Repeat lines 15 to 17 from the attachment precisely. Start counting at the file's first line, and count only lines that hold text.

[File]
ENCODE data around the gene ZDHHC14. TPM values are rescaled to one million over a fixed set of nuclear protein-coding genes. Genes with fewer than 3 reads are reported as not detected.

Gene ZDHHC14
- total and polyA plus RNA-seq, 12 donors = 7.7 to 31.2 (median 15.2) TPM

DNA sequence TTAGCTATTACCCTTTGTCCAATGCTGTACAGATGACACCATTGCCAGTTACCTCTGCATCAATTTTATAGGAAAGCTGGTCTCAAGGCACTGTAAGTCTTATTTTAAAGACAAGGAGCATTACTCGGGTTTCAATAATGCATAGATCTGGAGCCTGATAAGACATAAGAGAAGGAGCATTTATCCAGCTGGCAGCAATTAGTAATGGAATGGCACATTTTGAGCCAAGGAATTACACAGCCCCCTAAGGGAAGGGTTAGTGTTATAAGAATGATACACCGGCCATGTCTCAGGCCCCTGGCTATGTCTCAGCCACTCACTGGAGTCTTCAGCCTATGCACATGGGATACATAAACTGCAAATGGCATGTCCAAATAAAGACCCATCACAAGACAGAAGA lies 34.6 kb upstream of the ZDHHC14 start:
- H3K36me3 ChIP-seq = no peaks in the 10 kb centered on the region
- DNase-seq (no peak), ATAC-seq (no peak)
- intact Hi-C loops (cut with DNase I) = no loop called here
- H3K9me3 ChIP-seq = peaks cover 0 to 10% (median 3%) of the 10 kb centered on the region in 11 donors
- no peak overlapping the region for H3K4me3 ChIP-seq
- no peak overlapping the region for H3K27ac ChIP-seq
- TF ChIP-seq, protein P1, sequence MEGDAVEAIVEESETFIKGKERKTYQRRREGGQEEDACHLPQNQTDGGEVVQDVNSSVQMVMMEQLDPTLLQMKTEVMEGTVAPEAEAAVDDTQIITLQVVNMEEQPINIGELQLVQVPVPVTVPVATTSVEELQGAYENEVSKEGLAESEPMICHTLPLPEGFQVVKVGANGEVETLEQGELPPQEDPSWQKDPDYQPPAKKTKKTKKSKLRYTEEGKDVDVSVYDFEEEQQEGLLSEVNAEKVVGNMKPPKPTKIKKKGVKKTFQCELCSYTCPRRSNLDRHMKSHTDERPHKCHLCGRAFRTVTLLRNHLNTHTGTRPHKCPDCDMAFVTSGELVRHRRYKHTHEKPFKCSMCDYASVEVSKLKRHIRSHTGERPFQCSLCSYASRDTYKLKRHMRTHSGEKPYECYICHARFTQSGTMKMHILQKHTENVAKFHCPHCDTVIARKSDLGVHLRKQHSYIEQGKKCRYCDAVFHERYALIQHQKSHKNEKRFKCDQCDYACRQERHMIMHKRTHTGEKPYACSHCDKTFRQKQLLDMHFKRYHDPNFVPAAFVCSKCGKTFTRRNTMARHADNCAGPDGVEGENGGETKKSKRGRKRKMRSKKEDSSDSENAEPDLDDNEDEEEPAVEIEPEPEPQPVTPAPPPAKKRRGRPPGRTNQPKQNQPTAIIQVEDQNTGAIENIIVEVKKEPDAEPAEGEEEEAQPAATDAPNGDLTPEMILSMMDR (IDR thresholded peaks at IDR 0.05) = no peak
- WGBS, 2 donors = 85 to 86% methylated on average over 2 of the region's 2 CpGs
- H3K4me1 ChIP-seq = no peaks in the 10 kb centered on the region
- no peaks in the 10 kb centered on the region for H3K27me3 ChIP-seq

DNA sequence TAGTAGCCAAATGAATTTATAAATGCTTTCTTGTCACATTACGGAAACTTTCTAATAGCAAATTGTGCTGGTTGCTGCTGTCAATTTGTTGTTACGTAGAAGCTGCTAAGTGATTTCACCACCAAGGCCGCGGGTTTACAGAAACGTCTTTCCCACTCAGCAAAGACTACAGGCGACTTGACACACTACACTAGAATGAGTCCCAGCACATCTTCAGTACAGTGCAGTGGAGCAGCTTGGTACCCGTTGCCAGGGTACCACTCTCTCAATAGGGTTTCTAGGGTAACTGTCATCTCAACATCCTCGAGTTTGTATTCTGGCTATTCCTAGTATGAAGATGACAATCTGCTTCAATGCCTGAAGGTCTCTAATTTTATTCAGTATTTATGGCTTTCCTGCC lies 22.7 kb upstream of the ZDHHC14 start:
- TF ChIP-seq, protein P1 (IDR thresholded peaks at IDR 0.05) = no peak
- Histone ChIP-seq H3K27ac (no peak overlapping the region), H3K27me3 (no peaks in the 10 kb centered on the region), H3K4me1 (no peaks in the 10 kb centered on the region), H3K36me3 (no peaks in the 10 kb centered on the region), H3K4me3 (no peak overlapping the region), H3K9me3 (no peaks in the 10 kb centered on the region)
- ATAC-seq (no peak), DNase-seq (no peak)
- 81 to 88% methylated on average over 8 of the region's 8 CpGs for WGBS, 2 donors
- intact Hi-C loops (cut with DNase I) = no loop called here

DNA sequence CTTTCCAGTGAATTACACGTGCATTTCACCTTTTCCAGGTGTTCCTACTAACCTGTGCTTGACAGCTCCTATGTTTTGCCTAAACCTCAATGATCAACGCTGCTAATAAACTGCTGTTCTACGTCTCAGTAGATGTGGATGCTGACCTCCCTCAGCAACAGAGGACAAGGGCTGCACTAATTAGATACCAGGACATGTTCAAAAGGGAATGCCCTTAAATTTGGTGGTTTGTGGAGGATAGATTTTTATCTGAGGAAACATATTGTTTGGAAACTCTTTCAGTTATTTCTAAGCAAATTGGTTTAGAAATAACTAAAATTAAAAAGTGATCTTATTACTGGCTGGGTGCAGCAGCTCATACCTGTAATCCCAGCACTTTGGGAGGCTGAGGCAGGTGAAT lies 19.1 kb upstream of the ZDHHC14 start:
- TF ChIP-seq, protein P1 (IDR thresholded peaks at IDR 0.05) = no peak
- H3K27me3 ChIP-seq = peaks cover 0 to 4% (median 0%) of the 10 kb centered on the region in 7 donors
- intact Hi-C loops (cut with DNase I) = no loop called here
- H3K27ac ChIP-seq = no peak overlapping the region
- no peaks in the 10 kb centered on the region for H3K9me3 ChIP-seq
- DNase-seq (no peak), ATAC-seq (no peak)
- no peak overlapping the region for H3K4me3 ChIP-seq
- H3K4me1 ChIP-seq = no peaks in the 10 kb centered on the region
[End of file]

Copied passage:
DNA sequence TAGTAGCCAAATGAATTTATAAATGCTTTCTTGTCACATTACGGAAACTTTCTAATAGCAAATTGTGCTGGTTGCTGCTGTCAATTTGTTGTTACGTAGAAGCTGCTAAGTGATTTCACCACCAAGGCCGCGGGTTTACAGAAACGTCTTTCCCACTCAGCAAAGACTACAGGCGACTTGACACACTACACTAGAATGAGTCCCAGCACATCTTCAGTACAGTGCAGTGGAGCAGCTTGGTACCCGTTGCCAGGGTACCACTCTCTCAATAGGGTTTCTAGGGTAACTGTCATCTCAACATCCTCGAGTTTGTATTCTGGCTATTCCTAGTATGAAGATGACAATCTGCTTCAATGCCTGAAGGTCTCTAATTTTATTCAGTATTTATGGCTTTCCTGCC lies 22.7 kb upstream of the ZDHHC14 start:
- TF ChIP-seq, protein P1 (IDR thresholded peaks at IDR 0.05) = no peak
- Histone ChIP-seq H3K27ac (no peak overlapping the region), H3K27me3 (no peaks in the 10 kb centered on the region), H3K4me1 (no peaks in the 10 kb centered on the region), H3K36me3 (no peaks in the 10 kb centered on the region), H3K4me3 (no peak overlapping the region), H3K9me3 (no peaks in the 10 kb centered on the region)